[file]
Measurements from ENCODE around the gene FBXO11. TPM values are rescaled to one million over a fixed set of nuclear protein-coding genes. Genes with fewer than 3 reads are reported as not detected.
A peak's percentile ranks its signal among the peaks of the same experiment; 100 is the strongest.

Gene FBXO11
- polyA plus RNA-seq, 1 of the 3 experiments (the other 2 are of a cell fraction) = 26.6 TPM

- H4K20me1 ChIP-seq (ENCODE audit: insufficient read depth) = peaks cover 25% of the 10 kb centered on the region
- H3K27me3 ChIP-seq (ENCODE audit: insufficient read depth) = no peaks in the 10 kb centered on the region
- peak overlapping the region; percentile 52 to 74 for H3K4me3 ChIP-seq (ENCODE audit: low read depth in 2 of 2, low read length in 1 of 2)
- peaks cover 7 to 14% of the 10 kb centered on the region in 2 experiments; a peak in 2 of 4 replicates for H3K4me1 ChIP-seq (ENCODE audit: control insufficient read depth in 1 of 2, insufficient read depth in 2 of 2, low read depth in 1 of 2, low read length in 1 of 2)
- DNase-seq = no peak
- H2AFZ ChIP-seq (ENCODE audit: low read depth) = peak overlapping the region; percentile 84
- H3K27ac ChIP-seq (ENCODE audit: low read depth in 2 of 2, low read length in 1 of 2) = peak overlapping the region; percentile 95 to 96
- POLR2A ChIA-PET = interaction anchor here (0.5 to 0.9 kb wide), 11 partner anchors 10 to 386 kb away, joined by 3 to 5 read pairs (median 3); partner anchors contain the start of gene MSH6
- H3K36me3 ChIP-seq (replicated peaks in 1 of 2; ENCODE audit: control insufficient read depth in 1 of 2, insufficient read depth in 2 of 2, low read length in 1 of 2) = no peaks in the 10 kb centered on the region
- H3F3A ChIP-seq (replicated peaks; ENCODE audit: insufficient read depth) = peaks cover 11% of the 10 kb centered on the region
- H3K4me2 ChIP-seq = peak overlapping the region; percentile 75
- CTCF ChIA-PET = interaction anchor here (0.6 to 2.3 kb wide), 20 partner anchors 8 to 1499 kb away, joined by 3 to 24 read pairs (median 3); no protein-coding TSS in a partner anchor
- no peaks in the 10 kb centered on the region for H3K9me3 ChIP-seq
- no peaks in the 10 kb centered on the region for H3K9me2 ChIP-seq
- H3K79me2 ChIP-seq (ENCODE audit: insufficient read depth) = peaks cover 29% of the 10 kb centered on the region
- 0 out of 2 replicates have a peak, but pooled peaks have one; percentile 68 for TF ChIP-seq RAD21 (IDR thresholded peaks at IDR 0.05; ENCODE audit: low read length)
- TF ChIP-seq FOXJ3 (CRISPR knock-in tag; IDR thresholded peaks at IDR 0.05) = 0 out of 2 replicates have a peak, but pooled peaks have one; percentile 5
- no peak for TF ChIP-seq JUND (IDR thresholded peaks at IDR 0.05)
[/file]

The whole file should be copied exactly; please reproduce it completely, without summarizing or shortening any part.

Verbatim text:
Measurements from ENCODE around the gene FBXO11. TPM values are rescaled to one million over a fixed set of nuclear protein-coding genes. Genes with fewer than 3 reads are reported as not detected.
A peak's percentile ranks its signal among the peaks of the same experiment; 100 is the strongest.

Gene FBXO11
- polyA plus RNA-seq, 1 of the 3 experiments (the other 2 are of a cell fraction) = 26.6 TPM

- H4K20me1 ChIP-seq (ENCODE audit: insufficient read depth) = peaks cover 25% of the 10 kb centered on the region
- H3K27me3 ChIP-seq (ENCODE audit: insufficient read depth) = no peaks in the 10 kb centered on the region
- peak overlapping the region; percentile 52 to 74 for H3K4me3 ChIP-seq (ENCODE audit: low read depth in 2 of 2, low read length in 1 of 2)
- peaks cover 7 to 14% of the 10 kb centered on the region in 2 experiments; a peak in 2 of 4 replicates for H3K4me1 ChIP-seq (ENCODE audit: control insufficient read depth in 1 of 2, insufficient read depth in 2 of 2, low read depth in 1 of 2, low read length in 1 of 2)
- DNase-seq = no peak
- H2AFZ ChIP-seq (ENCODE audit: low read depth) = peak overlapping the region; percentile 84
- H3K27ac ChIP-seq (ENCODE audit: low read depth in 2 of 2, low read length in 1 of 2) = peak overlapping the region; percentile 95 to 96
- POLR2A ChIA-PET = interaction anchor here (0.5 to 0.9 kb wide), 11 partner anchors 10 to 386 kb away, joined by 3 to 5 read pairs (median 3); partner anchors contain the start of gene MSH6
- H3K36me3 ChIP-seq (replicated peaks in 1 of 2; ENCODE audit: control insufficient read depth in 1 of 2, insufficient read depth in 2 of 2, low read length in 1 of 2) = no peaks in the 10 kb centered on the region
- H3F3A ChIP-seq (replicated peaks; ENCODE audit: insufficient read depth) = peaks cover 11% of the 10 kb centered on the region
- H3K4me2 ChIP-seq = peak overlapping the region; percentile 75
- CTCF ChIA-PET = interaction anchor here (0.6 to 2.3 kb wide), 20 partner anchors 8 to 1499 kb away, joined by 3 to 24 read pairs (median 3); no protein-coding TSS in a partner anchor
- no peaks in the 10 kb centered on the region for H3K9me3 ChIP-seq
- no peaks in the 10 kb centered on the region for H3K9me2 ChIP-seq
- H3K79me2 ChIP-seq (ENCODE audit: insufficient read depth) = peaks cover 29% of the 10 kb centered on the region
- 0 out of 2 replicates have a peak, but pooled peaks have one; percentile 68 for TF ChIP-seq RAD21 (IDR thresholded peaks at IDR 0.05; ENCODE audit: low read length)
- TF ChIP-seq FOXJ3 (CRISPR knock-in tag; IDR thresholded peaks at IDR 0.05) = 0 out of 2 replicates have a peak, but pooled peaks have one; percentile 5
- no peak for TF ChIP-seq JUND (IDR thresholded peaks at IDR 0.05)